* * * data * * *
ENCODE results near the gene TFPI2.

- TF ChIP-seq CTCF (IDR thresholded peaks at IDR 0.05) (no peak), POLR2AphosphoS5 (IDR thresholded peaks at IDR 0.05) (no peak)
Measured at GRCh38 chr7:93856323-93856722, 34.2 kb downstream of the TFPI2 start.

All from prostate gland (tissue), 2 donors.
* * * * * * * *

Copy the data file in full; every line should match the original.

ENCODE results near the gene TFPI2.

- TF ChIP-seq CTCF (IDR thresholded peaks at IDR 0.05) (no peak), POLR2AphosphoS5 (IDR thresholded peaks at IDR 0.05) (no peak)
Measured at GRCh38 chr7:93856323-93856722, 34.2 kb downstream of the TFPI2 start.

All from prostate gland (tissue), 2 donors.